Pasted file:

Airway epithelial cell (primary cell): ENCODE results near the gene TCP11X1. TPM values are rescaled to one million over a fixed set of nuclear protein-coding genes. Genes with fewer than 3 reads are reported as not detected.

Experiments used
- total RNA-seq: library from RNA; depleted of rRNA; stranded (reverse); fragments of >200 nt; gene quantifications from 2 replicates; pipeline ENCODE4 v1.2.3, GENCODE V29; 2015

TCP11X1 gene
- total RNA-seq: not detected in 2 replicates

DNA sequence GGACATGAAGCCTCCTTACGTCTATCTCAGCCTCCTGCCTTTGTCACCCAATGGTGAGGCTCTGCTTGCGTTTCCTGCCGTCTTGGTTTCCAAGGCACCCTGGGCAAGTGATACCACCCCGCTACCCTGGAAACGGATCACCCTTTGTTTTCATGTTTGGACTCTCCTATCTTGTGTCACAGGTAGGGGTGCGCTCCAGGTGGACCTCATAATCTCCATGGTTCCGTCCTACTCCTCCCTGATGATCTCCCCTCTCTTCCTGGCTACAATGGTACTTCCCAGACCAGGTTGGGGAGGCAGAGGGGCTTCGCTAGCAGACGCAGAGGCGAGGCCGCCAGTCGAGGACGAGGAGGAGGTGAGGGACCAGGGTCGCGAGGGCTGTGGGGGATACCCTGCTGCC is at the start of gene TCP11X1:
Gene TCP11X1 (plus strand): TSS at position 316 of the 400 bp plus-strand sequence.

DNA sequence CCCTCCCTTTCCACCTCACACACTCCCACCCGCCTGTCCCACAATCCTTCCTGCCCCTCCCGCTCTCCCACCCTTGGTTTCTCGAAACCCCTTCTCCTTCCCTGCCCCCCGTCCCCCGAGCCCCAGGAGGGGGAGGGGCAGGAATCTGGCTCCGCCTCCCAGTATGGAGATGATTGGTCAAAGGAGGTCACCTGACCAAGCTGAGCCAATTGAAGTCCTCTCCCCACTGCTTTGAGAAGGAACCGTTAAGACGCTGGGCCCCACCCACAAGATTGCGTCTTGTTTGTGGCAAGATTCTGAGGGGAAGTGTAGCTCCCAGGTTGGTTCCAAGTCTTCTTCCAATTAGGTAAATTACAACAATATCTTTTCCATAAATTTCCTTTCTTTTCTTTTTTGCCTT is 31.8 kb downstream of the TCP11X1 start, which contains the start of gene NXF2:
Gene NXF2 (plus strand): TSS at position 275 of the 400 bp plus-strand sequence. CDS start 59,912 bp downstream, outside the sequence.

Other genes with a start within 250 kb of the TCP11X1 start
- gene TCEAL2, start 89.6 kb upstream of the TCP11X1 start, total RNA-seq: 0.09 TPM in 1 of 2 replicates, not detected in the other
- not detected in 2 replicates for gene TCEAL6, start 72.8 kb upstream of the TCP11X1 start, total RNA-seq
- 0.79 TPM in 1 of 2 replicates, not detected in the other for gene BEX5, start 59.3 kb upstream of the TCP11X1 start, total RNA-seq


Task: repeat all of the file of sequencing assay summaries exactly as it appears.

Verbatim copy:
Airway epithelial cell (primary cell): ENCODE results near the gene TCP11X1. TPM values are rescaled to one million over a fixed set of nuclear protein-coding genes. Genes with fewer than 3 reads are reported as not detected.

Experiments used
- total RNA-seq: library from RNA; depleted of rRNA; stranded (reverse); fragments of >200 nt; gene quantifications from 2 replicates; pipeline ENCODE4 v1.2.3, GENCODE V29; 2015

TCP11X1 gene
- total RNA-seq: not detected in 2 replicates

DNA sequence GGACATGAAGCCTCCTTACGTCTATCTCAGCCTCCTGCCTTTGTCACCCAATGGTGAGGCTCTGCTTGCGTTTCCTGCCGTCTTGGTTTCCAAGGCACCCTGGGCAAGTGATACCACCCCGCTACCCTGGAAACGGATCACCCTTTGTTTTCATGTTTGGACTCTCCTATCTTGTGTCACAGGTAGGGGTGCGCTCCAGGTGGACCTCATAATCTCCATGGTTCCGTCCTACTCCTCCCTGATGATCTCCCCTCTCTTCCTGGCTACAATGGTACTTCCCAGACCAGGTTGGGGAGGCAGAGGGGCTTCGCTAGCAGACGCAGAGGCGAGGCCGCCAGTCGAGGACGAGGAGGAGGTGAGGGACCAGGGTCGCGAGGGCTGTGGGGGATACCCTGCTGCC is at the start of gene TCP11X1:
Gene TCP11X1 (plus strand): TSS at position 316 of the 400 bp plus-strand sequence.

DNA sequence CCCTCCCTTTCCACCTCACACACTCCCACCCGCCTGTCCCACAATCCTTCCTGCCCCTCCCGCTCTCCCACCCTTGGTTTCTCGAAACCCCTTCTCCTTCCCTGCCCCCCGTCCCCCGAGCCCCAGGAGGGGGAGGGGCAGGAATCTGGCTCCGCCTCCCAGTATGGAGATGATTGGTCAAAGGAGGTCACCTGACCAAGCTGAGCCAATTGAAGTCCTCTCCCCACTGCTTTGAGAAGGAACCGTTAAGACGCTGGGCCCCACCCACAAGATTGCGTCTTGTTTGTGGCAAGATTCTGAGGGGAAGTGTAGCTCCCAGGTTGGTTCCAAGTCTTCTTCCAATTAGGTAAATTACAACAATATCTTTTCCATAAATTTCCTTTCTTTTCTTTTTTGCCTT is 31.8 kb downstream of the TCP11X1 start, which contains the start of gene NXF2:
Gene NXF2 (plus strand): TSS at position 275 of the 400 bp plus-strand sequence. CDS start 59,912 bp downstream, outside the sequence.

Other genes with a start within 250 kb of the TCP11X1 start
- gene TCEAL2, start 89.6 kb upstream of the TCP11X1 start, total RNA-seq: 0.09 TPM in 1 of 2 replicates, not detected in the other
- not detected in 2 replicates for gene TCEAL6, start 72.8 kb upstream of the TCP11X1 start, total RNA-seq
- 0.79 TPM in 1 of 2 replicates, not detected in the other for gene BEX5, start 59.3 kb upstream of the TCP11X1 start, total RNA-seq